Saturday Moment: “Is THAT the Holy Child?!” The Pieces Fall into Place at Mass.

The Scene

Our church as it looked in January 2013

For many reasons going to Mass is a production for us (I documented some of our more memorable visits), and so we do not attend as regularly as I would like. The politics of the Vatican in recent years did little to stoke my religious fervor but we do make frequent trips to the empty church to say prayers for those we love, and in particular to remember the young friend my son lost to leukemia last year. The choice of Pope Francis I last week led us to venture to Mass this past Saturday afternoon, in honor of the forgiveness, renewal, and the promise of a fresh start his papacy and this Easter season may hold for all of us. It didn’t hurt that our boy, after a sigh, seemed willing to brave the crowd if it meant a chance to recall his friend. So off we went, arriving early so we could get a seat with a good view of the altar and the Blessed Sacrament.

We usually sit in the front section a few rows back. Hanging from the vaulted ceiling high over and in front of the altar is a massive crucifix with a fairly graphic representation of Christ. It has always been there, in that spot. There we sat, with my boy and his iPod open to a picture of his friend. He had used the paint app to put a yellow halo on his head, and he held it up high so that it faced the Blessed Sacrament. As I reached up to lower his arm gently he looked at me in alarm, pointing to the crucifix as if seeing it for the first time.

“Is THAT Jesus?!” he said in a stage whisper. I nodded, two fingers presses to my lips to remind him to speak quietly and to keep myself from smiling.

“Is THAT the Holy Child?!” Suddenly, the connection between Christmas and Easter began to forge in his mind.

“What HAPPENED?!” I told him we would talk about it later but the questions kept coming.

“Is he dead? Who killed him? See the blood?” He turned the iPod so his angel friend could see, too. That almost did me in.

Finally, in the car I did my best to tell him the full narrative, Christmas to Easter, promising him that we will go back during Holy Week and see the stations of the Cross that tell the entire story of the Crucifixion. He was wary, and raised his hand, palm toward me.

“I’m good.” Then he thought for a minute, playing something in his head. I mentioned that we have a movie at home that tells the story of Jesus.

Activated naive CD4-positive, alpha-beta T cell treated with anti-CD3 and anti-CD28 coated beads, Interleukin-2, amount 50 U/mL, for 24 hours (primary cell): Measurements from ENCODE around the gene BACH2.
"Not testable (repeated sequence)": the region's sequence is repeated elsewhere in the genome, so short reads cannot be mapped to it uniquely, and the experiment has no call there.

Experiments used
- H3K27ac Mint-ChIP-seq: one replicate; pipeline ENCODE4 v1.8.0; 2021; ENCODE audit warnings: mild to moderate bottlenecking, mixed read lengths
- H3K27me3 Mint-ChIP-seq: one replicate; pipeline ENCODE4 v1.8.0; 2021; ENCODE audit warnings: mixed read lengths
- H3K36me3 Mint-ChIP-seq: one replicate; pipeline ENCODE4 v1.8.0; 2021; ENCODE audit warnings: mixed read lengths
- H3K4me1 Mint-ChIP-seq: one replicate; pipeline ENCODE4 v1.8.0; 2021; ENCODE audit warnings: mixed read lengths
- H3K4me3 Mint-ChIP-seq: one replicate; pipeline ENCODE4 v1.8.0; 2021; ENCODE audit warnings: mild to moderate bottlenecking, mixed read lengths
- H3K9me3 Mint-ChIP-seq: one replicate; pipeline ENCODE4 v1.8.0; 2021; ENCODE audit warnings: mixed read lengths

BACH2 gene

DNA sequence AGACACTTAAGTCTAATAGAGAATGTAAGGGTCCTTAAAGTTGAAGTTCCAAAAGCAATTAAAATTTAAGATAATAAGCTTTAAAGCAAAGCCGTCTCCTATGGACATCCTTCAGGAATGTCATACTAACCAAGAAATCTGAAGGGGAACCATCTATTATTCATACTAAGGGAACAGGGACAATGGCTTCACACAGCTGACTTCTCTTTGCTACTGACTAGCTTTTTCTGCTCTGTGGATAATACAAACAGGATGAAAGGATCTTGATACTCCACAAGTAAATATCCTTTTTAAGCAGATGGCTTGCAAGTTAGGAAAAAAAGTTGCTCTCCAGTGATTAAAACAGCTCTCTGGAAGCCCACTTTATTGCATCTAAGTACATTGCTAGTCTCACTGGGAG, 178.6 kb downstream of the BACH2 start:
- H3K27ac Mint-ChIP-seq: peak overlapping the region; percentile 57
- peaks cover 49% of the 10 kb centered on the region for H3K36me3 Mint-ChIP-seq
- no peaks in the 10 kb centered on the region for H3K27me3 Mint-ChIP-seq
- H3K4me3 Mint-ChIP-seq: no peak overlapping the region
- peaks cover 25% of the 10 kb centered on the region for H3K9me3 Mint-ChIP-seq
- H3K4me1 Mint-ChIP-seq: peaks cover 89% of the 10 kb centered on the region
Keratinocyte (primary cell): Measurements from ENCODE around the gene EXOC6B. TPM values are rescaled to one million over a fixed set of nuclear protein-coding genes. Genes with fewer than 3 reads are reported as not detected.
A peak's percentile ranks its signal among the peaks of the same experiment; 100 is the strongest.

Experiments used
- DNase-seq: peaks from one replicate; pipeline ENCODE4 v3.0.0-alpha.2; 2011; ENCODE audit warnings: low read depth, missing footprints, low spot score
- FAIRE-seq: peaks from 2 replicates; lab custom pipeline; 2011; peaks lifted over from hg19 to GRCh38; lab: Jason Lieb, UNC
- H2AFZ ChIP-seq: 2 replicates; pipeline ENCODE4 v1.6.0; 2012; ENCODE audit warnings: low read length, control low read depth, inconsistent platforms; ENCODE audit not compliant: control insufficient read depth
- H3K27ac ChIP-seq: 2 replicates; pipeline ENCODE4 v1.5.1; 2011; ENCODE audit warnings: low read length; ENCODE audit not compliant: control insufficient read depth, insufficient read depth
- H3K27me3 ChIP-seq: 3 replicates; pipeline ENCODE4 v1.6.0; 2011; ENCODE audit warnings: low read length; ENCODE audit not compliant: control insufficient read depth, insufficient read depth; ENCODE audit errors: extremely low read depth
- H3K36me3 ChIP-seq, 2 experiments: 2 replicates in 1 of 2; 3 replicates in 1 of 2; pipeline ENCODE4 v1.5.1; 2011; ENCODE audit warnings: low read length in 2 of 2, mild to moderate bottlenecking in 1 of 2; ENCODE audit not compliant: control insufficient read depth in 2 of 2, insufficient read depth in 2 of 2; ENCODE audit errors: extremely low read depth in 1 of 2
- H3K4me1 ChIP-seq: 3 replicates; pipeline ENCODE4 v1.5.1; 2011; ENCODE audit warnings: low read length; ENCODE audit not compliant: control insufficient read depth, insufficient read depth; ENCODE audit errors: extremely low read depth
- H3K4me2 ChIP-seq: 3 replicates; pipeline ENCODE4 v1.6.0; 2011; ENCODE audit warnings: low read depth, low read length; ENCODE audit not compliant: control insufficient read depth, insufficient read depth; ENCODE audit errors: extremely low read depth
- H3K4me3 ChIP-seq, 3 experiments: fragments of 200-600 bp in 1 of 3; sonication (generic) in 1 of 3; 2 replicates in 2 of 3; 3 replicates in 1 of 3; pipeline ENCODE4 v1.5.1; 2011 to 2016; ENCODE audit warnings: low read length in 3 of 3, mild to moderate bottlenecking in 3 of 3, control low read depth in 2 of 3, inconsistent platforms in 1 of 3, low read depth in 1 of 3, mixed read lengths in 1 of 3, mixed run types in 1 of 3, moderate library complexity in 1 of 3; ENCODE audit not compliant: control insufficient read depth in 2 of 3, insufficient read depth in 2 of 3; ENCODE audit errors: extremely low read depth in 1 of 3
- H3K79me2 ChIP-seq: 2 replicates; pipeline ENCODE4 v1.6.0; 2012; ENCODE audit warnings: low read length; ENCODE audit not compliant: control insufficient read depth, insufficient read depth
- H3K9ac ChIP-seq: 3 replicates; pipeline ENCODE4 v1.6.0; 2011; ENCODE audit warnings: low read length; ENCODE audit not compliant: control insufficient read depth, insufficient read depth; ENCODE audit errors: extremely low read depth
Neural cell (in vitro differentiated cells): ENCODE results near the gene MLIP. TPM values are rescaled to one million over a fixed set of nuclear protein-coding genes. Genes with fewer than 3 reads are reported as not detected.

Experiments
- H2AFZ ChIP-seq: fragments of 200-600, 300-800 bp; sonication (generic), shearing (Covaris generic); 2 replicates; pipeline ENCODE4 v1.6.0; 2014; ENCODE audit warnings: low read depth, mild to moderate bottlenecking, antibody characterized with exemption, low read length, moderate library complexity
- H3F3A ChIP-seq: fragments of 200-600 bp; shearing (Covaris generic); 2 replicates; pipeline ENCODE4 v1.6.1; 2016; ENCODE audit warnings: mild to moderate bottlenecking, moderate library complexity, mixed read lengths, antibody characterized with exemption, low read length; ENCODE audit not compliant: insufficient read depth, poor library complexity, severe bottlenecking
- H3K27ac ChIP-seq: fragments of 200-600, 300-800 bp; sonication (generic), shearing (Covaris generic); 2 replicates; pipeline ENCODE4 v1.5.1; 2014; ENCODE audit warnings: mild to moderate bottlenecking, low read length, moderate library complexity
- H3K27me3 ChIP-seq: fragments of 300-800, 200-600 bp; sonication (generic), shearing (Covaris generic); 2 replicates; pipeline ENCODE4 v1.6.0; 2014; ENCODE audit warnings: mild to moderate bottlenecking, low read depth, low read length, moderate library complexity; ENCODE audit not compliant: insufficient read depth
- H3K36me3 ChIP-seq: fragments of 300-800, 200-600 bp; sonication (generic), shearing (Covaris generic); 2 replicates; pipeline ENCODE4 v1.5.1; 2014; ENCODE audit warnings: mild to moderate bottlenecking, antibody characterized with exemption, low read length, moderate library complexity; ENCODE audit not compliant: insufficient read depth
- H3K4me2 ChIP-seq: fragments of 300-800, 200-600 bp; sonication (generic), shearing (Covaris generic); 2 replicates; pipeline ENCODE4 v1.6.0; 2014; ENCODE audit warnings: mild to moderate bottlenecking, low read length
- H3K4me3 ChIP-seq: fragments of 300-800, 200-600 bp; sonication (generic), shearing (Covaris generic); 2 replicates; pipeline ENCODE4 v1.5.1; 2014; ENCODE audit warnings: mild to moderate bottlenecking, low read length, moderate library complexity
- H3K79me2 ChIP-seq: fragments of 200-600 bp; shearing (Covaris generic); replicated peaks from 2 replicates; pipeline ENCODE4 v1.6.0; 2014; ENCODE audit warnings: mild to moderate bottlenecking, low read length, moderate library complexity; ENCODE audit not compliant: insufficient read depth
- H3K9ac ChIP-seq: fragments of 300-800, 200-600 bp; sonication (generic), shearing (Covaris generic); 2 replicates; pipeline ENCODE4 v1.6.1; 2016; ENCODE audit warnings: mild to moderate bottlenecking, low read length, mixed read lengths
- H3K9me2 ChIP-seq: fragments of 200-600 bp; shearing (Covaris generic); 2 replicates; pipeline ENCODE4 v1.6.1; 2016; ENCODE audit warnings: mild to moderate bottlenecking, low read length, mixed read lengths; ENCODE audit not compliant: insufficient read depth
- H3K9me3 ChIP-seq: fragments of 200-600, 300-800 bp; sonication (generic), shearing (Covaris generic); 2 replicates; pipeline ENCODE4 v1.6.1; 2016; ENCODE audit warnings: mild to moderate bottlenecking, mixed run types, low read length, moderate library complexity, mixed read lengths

“Wait! I get it!” And then he did a perfect imitation of the announcer’s voice on the preview from one of his Christmas videos:

“JESUS of NAZARETH!! That’s him!” It only took, like, fifteen years.

When we returned home he bounded up the stairs to say hello to his sister. She came downstairs, laughing.

On this visit in January he didn't even notice the crucifix.

At that point he didn’t even notice the crucifix.

“What happened? He came up to my room, jumped on my bed and said church was AWESOME. He never does that when he comes home from anything, ever.” I told her everything, and she went up to his room and hugged him. A while later he emerged and called down to me, standing at the railing where I could see him.

“Mom, does Jesus make our hearts happy?”

His smile, his voice, and the way he had his hands clasped over his heart told me it wasn’t really a question.

Is it easier to blame Autism than Guns?

John 11:35 Jesus wept.

John 11:35 Jesus wept.

I don’t want to but I have to weigh in on the Sandy Hook tragedy. I doubt we will ever truly know everything that led that young man to do what he did, but I feel the need to reiterate what the Autism Society of America has already said: that mass murder is not a symptom or a behavior of autism. His brother mentioning autism in a description of the gunman doesn’t mean there is a causal relationship between what happened and the alleged diagnosis of autism, it only means – maybe – that he was a person who may have needed more support than he was getting. In today’s America, that could describe a whole lot of people, the vast majority of whom have not opened fire on anyone.